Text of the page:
Image Optimization Plugins You Can Use
Thankfully, with WordPress, you don’t have to do all of the formatting or compression by hand. You can use plugins to do at least some of the work for you automatically. There are several plugins that will automatically optimize your image files as you upload them. They’ll even optimize images that you’ve already uploaded. This is a handy feature – especially if you already have a website filled with images. Here’s a look at some of the best plugins to format your images for better performance.
It is important though that you don’t solely rely on the plugins themselves. For example, you shouldn’t be uploading 2 MB images to your WordPress media library. This can result in eating up your web hosts disk space really fast. The best method is to quickly resize the image in a photo editing tool beforehand, and then upload it and use one of the following plugins to reduce it further.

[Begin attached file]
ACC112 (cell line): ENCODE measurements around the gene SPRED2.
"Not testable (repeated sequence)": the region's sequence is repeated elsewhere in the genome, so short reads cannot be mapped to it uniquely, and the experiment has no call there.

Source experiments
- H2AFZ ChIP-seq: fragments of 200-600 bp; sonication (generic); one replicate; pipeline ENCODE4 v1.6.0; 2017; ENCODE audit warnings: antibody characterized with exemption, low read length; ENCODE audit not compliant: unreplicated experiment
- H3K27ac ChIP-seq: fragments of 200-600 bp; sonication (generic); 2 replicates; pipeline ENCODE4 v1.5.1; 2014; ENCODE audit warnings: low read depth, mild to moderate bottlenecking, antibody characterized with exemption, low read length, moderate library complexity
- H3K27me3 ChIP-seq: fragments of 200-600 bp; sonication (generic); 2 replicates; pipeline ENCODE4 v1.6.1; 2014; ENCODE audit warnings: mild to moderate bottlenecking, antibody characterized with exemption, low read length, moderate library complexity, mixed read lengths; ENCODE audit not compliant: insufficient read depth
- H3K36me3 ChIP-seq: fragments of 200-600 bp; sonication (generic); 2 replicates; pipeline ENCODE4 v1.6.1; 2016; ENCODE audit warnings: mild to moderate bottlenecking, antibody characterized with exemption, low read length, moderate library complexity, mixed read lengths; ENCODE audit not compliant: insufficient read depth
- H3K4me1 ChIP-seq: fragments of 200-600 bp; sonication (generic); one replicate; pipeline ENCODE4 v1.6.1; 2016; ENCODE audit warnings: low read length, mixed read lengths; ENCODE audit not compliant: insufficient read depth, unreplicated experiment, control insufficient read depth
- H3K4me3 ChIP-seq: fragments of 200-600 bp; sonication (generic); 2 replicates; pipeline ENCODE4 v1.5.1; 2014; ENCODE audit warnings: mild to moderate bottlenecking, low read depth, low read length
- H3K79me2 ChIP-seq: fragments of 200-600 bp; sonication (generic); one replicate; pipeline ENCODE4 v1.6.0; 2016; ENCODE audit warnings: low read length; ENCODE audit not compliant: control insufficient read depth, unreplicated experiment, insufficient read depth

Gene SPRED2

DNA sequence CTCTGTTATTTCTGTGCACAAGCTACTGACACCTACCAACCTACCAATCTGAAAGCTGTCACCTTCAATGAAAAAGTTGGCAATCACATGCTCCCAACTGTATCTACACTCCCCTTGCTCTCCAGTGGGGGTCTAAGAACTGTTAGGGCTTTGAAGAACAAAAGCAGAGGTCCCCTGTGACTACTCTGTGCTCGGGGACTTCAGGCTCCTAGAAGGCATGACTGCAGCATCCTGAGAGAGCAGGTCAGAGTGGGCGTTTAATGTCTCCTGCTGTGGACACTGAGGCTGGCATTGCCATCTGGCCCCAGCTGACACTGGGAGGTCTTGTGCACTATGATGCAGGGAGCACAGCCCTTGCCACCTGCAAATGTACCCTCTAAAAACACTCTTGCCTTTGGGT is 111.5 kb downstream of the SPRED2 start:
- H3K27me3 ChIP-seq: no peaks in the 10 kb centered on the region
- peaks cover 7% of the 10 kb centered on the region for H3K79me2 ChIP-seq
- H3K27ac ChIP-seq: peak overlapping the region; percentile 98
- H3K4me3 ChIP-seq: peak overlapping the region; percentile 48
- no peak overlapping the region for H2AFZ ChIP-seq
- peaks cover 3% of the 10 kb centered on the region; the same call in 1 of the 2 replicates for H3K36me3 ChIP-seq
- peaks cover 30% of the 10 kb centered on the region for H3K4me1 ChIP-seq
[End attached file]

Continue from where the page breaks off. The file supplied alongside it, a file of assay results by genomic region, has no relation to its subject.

These are just three of many Image Optimization WordPress Plugins.
6. Check for Broken Internal and External Links
Broken links are bad for user experience and, to a lesser extent, SEO. They make it harder for humans to use your site and robots to crawl your site. They’re difficult to find manually…but with the right tool (Broken Link Checker), you can instantly sniff out every single broken link on your WordPress site.
While the plugin does have some advanced settings, for most sites, you can just install it and head to Tools → Broken Links:
ou can hover over each link to quickly edit it or remove the link.
Because some people say that Broken Link Checker can slow down the wp-admin dashboard, I recommend only enabling the plugin specifically when you want to check for broken links.
7. Monitor Your 404 Pages and Set Up Redirects
404 pages are what your visitors see when they land on a page that doesn’t exist (like, say, from a broken link).
While you can control broken links on your own site, you can’t control them on other sites. That’s why it pays to monitor your 404 page traffic so you can find missing pages and, if necessary, 301 redirect them to the proper page.